The eight-page ad, featuring b&w photos of Patrick and Anthony Wayne in various playful and intimate poses aboard a boat, appears in the September issue of Vanity Fair. It's part of a campaign whose other executions are running in the gay magazine Out and feature beefy, shirtless men.
All of the ads were shot by fashion photographer Bruce Weber, known for his male nudes.
`NORMAN ROCKWELL AMERICA'
"It's sexy and romantic in a funny way," said former Calvin Klein creative executive Sam Shahid, president of Shahid & Co., New York, creator of the ads. "I've heard that people thought it looked like they were a couple, but it was never meant to be that way. The campaign is very Norman Rockwell America, using American icons."
Dave Mulryan, president of gay agency Mulryan/Nash, New York, said of the Waynes ad, "People are talking about it and noticing it. For something to stand out in [Vanity Fair], the creative people have done their job."
Mr. Mulryan pointed to a growing trend of the appearance of father-son relationships in advertising, including actor Blair Underwood and his dad in Timberland Co. ads, created in-house.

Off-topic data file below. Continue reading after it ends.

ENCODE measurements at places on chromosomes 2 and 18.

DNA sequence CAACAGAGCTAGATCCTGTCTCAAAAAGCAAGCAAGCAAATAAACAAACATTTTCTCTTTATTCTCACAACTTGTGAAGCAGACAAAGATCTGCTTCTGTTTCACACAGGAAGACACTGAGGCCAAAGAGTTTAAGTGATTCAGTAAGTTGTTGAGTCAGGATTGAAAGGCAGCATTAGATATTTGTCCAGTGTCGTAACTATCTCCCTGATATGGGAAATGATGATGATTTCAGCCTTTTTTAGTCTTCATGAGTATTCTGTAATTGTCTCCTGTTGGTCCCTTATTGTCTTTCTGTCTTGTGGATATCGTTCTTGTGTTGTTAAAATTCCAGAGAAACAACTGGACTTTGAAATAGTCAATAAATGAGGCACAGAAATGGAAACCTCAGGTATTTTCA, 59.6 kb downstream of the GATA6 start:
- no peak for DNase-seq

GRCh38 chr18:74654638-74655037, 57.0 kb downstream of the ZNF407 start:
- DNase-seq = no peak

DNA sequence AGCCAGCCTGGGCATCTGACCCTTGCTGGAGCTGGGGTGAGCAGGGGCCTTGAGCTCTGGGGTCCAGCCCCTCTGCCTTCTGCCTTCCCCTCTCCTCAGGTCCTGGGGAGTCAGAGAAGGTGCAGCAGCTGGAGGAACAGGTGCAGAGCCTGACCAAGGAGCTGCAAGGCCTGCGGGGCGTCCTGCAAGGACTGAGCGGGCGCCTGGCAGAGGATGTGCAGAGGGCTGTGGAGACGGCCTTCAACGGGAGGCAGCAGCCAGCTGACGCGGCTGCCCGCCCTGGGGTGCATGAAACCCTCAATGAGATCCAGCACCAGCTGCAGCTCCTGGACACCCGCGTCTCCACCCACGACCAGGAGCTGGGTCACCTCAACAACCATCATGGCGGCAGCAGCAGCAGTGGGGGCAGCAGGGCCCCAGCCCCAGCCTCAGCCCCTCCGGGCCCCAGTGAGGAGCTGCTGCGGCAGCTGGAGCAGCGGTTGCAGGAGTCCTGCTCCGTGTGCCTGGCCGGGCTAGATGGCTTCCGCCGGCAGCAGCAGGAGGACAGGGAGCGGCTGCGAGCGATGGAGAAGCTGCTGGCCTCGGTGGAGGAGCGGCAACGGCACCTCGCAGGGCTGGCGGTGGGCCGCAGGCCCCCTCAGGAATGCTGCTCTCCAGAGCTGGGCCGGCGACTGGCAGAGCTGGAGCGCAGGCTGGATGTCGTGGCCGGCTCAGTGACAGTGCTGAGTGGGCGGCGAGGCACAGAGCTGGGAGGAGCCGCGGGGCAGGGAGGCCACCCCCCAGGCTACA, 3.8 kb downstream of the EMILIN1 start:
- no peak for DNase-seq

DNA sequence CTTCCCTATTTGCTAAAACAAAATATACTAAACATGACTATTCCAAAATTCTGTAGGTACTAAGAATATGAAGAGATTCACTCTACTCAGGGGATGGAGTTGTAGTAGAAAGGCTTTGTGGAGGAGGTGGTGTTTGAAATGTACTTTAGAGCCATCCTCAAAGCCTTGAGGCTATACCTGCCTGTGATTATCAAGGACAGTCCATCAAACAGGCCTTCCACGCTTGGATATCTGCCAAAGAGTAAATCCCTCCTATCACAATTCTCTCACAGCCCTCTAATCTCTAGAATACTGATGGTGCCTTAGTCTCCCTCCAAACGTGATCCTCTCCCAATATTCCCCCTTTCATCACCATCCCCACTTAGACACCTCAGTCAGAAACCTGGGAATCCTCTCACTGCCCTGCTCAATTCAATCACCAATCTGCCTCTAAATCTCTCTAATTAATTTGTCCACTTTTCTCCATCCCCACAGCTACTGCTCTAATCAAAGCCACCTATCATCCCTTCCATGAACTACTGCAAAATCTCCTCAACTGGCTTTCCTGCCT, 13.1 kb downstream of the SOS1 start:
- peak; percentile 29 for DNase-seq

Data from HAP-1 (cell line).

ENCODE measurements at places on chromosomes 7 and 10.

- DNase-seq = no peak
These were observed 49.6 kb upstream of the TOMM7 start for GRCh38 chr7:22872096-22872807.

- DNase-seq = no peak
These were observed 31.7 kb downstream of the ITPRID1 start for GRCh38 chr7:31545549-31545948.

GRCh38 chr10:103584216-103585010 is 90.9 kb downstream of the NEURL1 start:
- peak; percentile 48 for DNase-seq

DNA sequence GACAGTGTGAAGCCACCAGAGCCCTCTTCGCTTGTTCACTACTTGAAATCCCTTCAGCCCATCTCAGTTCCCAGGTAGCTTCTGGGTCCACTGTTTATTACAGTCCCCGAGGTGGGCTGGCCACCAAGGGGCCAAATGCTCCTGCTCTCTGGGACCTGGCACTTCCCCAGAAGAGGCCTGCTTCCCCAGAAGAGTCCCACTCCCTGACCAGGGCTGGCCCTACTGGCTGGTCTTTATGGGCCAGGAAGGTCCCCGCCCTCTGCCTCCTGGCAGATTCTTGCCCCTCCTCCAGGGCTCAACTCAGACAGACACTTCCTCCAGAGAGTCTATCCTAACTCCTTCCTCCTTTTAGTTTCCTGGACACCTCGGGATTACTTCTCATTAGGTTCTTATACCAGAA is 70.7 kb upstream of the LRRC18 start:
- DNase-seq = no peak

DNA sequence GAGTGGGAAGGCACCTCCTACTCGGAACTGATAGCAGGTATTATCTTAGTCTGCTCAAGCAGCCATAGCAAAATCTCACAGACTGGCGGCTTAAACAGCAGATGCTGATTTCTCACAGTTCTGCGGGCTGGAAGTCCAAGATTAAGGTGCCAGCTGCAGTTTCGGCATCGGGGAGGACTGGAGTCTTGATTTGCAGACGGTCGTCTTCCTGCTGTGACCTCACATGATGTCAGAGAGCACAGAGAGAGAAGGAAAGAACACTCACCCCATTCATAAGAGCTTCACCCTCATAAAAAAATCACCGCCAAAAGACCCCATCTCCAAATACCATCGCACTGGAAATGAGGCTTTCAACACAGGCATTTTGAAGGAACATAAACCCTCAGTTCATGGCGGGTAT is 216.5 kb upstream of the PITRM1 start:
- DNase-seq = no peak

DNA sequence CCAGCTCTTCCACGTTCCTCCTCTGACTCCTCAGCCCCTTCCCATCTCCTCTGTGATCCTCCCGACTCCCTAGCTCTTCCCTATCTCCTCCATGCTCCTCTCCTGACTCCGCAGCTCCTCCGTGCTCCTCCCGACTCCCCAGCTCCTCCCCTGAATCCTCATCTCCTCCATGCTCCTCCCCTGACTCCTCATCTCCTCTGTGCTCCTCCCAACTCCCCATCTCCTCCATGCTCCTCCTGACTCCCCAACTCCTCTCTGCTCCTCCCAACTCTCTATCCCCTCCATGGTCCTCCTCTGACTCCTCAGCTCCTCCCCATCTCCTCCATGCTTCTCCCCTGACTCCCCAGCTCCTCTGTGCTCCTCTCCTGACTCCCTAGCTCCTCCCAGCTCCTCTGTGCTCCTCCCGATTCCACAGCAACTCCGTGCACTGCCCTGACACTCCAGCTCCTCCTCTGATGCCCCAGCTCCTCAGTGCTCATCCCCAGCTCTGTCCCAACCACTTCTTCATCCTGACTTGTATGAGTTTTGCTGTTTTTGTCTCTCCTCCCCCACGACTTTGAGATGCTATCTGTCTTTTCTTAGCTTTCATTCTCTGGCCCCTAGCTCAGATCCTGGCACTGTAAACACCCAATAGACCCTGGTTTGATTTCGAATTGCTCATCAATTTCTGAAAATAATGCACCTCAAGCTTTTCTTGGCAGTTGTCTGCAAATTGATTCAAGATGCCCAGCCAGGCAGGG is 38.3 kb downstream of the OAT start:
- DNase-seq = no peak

While Abercrombie is the latest fashion brand making its way into the gay press with creative that doesn't appear in mainstream media, Mr. Shahid said an Out execution of two men lying next to each other-one revealing his underwear-was not intended to imply a particular sexuality. "It's about camaraderie between men. They're buddies," he said.
Nonetheless, such ads coming from a brand that used to be more staid and reserved has turned some heads.
"Tradition is moving on, and we're very aware of ourselves physically now," Mr. Shahid said. "When I grew up, guys didn't take their shirts off outside while playing football."
Abercrombie, now a unit of The Limited, has been undergoing a rapid expansion recently and plans to go public by this winter. Abercrombie went from 67 stores in 1994 to its current 114 and plans another 15 by year end.
The brand, with a 42% sales increase in 1995 to $235 million, received under $1 million in media support in 1995, according to Competitive Media Reporting.